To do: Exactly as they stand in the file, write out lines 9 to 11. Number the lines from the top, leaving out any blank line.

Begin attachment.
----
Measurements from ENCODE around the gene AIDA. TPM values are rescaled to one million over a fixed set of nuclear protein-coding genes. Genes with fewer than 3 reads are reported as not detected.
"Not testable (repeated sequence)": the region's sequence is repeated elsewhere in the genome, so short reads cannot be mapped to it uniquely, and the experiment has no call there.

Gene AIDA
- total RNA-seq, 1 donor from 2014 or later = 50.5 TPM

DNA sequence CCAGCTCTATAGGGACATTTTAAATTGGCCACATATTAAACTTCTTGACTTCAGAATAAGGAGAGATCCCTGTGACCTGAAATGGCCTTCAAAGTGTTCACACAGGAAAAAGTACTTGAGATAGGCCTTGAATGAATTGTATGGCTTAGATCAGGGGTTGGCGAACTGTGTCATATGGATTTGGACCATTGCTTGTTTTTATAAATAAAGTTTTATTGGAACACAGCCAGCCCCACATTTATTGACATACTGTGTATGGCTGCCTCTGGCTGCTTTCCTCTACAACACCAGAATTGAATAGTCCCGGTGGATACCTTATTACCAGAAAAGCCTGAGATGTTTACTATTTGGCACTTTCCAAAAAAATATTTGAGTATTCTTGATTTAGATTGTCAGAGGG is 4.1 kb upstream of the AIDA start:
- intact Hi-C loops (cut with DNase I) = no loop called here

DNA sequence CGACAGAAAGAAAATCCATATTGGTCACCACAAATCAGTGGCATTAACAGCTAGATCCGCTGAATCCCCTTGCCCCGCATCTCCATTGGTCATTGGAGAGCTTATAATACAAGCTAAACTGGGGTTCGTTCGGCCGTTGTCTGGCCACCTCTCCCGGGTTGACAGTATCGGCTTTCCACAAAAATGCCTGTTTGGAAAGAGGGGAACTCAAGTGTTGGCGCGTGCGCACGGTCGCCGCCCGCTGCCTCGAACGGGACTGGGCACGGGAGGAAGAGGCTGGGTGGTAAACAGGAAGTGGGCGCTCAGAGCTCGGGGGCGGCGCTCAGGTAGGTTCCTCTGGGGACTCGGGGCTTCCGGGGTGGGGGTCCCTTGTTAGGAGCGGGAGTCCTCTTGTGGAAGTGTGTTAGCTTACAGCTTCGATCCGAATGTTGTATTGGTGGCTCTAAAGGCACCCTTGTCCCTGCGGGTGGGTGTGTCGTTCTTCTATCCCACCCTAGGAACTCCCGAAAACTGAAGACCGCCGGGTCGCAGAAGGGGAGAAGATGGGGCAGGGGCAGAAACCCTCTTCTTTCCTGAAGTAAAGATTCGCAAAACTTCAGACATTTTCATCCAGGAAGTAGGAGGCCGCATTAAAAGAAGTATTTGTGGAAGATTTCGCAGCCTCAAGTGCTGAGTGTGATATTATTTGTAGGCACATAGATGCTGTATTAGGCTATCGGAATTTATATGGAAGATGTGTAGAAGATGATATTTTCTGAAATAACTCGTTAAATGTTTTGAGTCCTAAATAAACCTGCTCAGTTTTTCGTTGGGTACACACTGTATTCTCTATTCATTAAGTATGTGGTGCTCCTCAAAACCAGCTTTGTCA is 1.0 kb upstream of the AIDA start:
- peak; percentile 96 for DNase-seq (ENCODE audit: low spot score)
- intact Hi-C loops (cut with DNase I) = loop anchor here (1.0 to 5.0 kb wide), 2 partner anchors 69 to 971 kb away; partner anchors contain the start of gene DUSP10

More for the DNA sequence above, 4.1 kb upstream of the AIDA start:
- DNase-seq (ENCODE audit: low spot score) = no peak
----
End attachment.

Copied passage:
- intact Hi-C loops (cut with DNase I) = loop anchor here (1.0 to 5.0 kb wide), 2 partner anchors 69 to 971 kb away; partner anchors contain the start of gene DUSP10

More for the DNA sequence above, 4.1 kb upstream of the AIDA start:
- DNase-seq (ENCODE audit: low spot score) = no peak